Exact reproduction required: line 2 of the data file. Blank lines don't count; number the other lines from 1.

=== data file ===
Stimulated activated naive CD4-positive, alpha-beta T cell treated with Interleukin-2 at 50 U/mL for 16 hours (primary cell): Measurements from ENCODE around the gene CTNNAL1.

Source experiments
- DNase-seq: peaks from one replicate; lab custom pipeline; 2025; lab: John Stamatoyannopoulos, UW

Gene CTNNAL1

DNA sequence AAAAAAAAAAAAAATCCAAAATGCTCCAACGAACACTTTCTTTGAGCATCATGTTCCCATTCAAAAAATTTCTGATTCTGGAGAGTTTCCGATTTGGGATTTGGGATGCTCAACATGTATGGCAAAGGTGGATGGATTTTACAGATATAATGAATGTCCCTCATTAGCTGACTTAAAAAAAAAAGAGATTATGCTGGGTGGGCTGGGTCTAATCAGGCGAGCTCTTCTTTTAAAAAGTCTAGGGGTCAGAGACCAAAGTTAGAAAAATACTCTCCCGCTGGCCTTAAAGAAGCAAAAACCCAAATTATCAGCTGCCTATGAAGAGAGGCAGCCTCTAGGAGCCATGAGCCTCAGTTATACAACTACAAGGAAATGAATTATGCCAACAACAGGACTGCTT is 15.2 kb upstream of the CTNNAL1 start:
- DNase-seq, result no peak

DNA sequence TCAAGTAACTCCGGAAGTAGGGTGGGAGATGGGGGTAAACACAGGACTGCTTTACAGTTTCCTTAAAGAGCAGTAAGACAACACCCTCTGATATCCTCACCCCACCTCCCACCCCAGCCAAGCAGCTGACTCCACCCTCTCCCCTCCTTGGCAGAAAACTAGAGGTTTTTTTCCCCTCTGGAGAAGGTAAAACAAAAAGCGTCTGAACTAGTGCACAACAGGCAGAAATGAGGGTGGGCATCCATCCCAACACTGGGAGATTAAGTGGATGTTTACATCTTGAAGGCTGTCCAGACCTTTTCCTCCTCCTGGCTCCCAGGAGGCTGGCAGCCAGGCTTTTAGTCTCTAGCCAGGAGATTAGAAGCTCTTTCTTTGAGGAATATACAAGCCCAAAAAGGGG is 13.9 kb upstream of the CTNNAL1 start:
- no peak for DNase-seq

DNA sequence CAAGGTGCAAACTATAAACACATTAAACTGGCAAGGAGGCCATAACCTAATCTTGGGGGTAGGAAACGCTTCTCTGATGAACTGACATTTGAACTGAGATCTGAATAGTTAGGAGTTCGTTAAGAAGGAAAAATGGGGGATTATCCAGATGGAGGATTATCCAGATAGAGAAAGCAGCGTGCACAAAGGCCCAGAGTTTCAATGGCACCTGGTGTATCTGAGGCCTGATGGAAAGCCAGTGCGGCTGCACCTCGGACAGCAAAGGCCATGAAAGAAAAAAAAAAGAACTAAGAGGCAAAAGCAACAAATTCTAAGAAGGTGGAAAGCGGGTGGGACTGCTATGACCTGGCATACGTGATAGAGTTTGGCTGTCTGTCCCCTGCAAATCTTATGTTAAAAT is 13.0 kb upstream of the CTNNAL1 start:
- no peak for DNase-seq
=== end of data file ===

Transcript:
Source experiments